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Table of contents
Problem Statement
Implementation in C++
Complexity Analysis
Key Takeaways
Last Updated: Mar 27, 2024

Minimum Number of Removals to Make a Mountain Array

Author Ayush Tiwari
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Master Python: Predicting weather forecasts
Ashwin Goyal
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In this article, we will discuss a very good problem: Minimum number of removals to make a mountain array 

Mountain array is an array where,
There exists some index i with 0 < i < arr.size - 1 where,
arr[0] < arr[1] < ... < arr[i - 1] < arr[i]
arr[i] > arr[i + 1] > ... > arr[arr.length - 1]

Problem Statement

Given an integer array arr, return the minimum number of elements to remove to make arr​​​ a mountain array.

Sample Example
Example 1:

Input: arr = [1, 3, 1]
Output: 0

Explanation: we do not need to remove any elements beacuse  array itself is a mountain array.

Example 2:

Input: arr = [2,1,1,5,6,2,3,1]
Output: 3
Explanation: Remove the elements at indices 0, 1, and 5, making the array arr = [1,5,6,3,1].


The basic idea to solve this problem will be to find the longest mountain subsequence first then remove it from the total number of elements of an array.

Therefore the number of removals = Total length of given array-  (longest mountain subsequence).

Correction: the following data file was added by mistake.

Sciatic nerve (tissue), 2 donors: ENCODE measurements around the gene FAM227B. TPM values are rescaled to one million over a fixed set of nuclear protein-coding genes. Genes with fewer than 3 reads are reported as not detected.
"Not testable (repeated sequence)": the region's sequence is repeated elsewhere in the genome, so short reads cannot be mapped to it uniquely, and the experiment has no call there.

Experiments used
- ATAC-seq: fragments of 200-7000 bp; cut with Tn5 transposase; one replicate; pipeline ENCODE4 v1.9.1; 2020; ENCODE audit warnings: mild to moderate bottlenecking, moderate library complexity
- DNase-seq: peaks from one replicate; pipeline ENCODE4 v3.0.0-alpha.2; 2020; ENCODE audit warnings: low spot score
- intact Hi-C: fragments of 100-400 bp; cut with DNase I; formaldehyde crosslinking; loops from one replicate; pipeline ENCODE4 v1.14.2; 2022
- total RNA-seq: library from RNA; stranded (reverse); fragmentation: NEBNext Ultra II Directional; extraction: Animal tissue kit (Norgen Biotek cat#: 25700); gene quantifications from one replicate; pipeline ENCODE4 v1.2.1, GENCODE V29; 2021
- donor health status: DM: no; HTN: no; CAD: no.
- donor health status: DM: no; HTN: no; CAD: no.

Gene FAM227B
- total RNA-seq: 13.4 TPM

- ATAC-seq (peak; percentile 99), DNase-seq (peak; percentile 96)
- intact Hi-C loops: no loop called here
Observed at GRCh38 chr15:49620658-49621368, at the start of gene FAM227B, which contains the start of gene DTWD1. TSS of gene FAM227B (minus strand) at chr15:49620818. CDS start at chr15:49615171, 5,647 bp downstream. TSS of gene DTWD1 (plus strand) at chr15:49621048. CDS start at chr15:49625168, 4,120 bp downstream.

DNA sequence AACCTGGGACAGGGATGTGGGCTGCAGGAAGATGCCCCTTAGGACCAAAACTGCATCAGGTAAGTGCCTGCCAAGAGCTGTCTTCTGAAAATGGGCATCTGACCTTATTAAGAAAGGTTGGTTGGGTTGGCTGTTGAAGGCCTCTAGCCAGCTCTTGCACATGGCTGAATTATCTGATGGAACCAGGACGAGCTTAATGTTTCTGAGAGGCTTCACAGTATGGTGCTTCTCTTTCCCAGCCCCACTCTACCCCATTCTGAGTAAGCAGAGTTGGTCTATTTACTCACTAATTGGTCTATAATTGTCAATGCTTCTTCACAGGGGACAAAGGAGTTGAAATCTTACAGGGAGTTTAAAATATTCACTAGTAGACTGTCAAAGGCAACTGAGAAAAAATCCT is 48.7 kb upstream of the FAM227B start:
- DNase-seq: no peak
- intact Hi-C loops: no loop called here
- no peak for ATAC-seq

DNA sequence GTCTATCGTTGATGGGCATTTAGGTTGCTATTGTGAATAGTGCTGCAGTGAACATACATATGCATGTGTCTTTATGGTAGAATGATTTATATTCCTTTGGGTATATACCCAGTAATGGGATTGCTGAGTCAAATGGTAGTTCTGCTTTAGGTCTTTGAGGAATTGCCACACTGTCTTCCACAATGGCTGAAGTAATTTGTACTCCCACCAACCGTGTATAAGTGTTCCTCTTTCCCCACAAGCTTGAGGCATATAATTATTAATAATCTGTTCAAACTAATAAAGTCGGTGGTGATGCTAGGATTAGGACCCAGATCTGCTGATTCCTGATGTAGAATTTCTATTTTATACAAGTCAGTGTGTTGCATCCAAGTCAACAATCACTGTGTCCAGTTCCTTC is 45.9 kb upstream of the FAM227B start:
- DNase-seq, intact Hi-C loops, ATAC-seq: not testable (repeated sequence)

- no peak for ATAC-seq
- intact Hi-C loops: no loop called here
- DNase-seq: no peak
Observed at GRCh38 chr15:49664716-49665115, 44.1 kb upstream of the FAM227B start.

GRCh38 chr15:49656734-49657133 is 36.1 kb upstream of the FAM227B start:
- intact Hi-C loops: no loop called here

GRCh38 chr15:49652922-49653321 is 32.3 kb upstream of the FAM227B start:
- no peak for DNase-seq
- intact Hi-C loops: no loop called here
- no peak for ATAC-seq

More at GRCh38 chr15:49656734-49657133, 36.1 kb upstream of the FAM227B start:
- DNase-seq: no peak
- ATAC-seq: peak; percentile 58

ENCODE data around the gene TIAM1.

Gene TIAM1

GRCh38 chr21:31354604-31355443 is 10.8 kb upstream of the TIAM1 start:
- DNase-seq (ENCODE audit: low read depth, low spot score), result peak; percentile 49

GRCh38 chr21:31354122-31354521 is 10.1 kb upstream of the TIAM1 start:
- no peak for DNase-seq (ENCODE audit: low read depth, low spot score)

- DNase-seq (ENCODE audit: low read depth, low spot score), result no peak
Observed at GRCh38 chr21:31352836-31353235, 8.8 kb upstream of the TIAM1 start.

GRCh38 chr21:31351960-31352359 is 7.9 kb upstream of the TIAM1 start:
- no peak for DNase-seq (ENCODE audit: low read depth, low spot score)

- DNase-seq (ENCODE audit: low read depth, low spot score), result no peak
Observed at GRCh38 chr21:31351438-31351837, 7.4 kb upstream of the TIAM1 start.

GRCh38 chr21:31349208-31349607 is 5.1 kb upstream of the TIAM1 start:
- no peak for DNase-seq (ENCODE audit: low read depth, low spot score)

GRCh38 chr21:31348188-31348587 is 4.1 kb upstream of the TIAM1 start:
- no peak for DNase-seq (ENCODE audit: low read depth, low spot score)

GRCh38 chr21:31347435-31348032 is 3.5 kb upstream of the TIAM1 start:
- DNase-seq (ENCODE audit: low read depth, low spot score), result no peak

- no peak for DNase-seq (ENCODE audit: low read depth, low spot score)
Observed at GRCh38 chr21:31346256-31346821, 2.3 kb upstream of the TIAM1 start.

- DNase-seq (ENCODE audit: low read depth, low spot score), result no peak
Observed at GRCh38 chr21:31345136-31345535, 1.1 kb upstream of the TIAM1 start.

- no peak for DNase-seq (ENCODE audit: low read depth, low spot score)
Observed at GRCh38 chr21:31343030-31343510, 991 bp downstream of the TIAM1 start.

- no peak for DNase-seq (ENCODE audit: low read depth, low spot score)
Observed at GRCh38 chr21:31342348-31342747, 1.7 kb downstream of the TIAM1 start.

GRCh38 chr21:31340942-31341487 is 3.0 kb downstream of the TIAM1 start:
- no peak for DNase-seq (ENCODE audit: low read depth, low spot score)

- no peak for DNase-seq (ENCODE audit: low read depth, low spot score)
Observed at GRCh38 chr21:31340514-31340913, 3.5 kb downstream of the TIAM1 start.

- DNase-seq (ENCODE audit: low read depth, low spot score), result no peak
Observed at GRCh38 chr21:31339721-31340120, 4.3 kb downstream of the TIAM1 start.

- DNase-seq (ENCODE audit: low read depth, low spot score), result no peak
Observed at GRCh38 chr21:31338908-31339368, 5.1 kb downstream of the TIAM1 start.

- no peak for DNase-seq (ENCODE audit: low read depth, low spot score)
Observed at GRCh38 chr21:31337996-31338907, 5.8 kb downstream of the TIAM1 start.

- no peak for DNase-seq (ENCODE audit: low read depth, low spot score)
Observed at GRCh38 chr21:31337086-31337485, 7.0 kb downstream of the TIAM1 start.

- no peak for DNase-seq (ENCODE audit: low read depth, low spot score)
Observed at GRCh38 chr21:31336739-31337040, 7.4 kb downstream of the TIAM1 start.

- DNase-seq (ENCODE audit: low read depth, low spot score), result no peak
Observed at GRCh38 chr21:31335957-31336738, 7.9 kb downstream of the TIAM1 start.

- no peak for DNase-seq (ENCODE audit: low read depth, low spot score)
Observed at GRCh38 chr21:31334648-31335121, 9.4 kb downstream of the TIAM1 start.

To calculate the longest mountain subsequence, first, calculate the longest increasing subsequence from left for each index and store it in an array(say, dpleft). Similarly, calculate the longest increasing subsequence from left for each index and store it in an array(say, dpright).
Now consider each 0<i<n to be the middle of a mountain subsequence with the length of subsequence as dpleft[i]+dright[i]-1 (we subtract 1 to not double count the middle element).

However, we will check for i only if dpleft[i]>1 and dpright[i]>1 because the sequence is not a mountain sequence, and removing conditions can give inconsistent results if either dpleft[i] or dpright[i] = 1, then it means that the sequence is either strictly increasing or decreasing.

For an efficient approach, you can refer to Minimum Number of Removals to Make Mountain Array - Part 2.


  1. Take all the inputs in the given format.
  2. Declare two arrays dpleft and dpright, to store LIS from left and right, respectively.
  3. Fill dpleft and dpright with LIS for each index, and this can be done with the DP solution of LIS.
  4. Traverse each index of the array, and check the length of the maximum mountain array for each index.
  5. Length of each mountain array will be,  dpleft[i]+dright[i]-1 , after checking condition only if dpleft[i]>1 and dpright[i]>1. 
  6. Store max_length in variable and keep updating it accordingly.
  7. Output N - max_length, that we required result.
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Implementation in C++

C++ program for the above approach is given below:

#include <bits/stdc++.h>
using namespace std;
/* function  minMountainRemovals that returns minimum removals needed to make a mountain array */
int minMountainRemovals(vector<int> &a)